By now you may be aware there are two ways of programming PIC
Most of the promotion for the PIC centres around programming in a language called BASIC.
This is a high-level language where a single instruction allows you to perform a complete task. It is promoted as the answer to the programmers dream - making programming easier and more powerful than
But there is another way. It uses the 33 instructions directly understood by the
microcontroller. These instructions are called Assembly Code.
Let's look at the two and see how they compare. An absolute beginner might be swayed into believing BASIC is the best approach for his particular application, due to the amount of advertising
material presented in this direction.
But when you take take a totally impartial look at the pro's and con's of the two methods you may come up with a completely different answer.
The difference starts right at the beginning. If you want to take the assembly-code path you are on your own. Up to now there has not been any books or kits to guide you into programming PIC microcontrollers via assembly code (mnemonic) programming. The reason is the lack of profit. There is nothing to be gained by anyone promoting this path. You can do everything yourself and no middle-man is needed.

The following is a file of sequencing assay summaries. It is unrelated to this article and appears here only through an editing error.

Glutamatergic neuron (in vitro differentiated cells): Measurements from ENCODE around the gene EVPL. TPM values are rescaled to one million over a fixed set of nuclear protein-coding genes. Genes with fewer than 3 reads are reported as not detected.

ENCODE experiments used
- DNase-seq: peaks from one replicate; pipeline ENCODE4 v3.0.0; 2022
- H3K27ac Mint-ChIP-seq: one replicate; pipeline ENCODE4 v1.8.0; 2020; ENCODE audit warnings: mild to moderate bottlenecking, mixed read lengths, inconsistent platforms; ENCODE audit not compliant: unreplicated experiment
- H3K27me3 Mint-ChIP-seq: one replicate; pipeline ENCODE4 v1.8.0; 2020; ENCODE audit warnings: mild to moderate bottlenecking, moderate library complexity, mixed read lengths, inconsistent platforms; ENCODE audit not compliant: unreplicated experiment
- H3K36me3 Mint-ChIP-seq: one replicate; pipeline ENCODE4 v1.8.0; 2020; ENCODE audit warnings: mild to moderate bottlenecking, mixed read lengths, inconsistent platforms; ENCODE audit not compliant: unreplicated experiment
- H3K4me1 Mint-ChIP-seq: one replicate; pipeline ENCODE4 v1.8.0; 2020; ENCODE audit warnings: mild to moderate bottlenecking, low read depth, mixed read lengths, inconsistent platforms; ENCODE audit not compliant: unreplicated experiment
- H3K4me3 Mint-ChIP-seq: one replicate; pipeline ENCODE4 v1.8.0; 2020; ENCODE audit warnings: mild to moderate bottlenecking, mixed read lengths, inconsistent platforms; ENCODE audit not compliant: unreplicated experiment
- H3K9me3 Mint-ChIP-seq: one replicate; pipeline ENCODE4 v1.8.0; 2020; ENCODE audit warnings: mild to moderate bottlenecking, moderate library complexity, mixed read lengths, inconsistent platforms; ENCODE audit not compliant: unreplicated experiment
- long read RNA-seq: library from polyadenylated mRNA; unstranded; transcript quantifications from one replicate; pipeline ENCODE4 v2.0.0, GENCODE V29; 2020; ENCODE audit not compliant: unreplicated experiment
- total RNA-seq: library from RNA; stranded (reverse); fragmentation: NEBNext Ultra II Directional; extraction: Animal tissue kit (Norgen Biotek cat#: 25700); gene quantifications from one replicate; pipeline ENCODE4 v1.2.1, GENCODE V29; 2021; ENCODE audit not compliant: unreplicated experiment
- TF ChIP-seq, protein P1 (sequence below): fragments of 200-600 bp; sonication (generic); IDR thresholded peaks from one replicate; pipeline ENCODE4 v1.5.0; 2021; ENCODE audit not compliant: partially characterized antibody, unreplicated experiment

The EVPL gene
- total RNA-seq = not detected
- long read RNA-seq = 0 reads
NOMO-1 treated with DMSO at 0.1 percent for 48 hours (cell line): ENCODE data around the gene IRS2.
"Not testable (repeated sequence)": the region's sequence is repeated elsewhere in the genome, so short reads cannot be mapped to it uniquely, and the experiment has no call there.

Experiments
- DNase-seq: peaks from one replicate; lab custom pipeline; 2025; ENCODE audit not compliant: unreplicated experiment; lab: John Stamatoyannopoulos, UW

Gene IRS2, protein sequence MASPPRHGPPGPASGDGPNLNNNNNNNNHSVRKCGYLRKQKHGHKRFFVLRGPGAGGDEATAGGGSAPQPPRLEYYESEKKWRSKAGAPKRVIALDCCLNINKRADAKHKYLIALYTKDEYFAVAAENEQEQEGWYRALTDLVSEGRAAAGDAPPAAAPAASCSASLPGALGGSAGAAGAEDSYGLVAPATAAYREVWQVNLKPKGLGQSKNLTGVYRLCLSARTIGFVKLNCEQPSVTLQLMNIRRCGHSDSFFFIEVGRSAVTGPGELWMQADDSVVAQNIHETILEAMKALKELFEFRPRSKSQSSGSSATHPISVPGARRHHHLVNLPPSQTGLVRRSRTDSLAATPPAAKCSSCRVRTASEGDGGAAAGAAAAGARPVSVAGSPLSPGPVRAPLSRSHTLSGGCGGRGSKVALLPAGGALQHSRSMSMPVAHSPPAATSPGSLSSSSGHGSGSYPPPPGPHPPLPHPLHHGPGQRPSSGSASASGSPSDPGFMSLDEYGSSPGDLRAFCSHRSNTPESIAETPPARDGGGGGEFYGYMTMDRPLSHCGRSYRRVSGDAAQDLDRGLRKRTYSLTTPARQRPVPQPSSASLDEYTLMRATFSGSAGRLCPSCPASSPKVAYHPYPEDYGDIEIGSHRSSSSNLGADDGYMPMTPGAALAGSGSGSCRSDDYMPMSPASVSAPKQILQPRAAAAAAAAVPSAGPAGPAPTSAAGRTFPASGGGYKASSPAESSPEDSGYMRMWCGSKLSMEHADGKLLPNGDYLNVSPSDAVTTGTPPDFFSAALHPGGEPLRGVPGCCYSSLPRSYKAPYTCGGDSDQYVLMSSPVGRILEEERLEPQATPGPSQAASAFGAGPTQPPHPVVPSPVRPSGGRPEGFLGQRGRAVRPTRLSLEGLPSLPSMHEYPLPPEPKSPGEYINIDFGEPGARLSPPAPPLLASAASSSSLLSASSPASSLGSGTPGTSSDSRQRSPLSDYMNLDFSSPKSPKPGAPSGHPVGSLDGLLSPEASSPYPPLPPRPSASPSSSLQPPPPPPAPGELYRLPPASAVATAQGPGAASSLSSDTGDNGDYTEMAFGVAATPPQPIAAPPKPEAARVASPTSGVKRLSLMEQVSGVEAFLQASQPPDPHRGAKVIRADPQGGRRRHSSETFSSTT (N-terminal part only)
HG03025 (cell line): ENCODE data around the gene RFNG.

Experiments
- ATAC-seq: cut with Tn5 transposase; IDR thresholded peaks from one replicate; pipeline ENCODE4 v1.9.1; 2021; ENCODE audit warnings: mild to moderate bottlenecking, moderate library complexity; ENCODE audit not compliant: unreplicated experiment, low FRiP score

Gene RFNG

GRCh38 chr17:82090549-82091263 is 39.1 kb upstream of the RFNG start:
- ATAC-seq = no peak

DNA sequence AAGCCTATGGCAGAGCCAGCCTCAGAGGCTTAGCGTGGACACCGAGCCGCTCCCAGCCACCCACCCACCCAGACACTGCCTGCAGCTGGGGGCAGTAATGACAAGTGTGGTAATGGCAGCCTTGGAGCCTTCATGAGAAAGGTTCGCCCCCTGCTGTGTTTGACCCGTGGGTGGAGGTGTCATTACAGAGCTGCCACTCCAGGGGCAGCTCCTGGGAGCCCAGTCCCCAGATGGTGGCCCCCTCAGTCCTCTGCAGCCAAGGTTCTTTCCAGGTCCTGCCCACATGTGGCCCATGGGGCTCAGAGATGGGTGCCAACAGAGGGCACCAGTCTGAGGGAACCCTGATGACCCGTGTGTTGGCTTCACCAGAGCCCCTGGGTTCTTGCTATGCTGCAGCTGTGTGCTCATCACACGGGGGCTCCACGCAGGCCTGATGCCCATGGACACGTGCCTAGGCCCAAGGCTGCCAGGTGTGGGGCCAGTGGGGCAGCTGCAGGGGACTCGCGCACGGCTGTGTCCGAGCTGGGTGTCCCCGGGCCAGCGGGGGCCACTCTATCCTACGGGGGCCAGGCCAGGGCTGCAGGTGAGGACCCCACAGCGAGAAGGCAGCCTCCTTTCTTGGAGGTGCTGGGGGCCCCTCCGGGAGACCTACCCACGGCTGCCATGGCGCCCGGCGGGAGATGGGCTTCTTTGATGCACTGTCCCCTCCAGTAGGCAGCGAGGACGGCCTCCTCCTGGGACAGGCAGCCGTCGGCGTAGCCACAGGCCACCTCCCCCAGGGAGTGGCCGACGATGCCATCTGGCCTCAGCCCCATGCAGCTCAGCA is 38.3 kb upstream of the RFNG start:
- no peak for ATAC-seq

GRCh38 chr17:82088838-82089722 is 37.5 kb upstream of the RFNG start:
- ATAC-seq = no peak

The only way to create a business out of programming is to invent another language and
charge for it.
That's exactly what has been done with BASIC. A clever programmer has produced a set of routines and placed them in a chip. These routines cannot be viewed and you can only stand back and use them "at arm's length". It's a bit like inventing a new language consisting of a single word to represent a sentence and suggesting it is better than learning the individual
Maybe it is. But the problem for the beginner is he has to learn one of the approaches and by learning the individual words he can construct his own sentences and know exactly how the language (microcontroller) works.
After seeing glossy advertising telling you "BASIC gets you into programming faster," let's suppose you
decide to choose it.
The underlying fact is: you are not told of the HIGH COST!
If you want a copy of the program you have written in BASIC you have to buy a further set of chips containing the BASIC routines - and this is very expensive.
BASIC is ok for a "one-off" hobbyist endeavour. But suppose you find programming a "buzz" and hit on an idea that can be turned into a commercial venture.
This is where the crunch comes.
A program written in BASIC will cost $20.00 to $40.00 per unit.
If you write a program in machine code, it will cost as little as $5.00. A PC board containing the chip, program and components can be produced for under $15.00. The difference between $15 and
$45 is enormous. BASIC leaves you no room for marketing your ideas.
Your only solution is to re-write the program, this time in ASSEMBLY
Logically, why not start with assembly code in the first place and if an idea comes along, you won't have to start afresh.
And there are more points.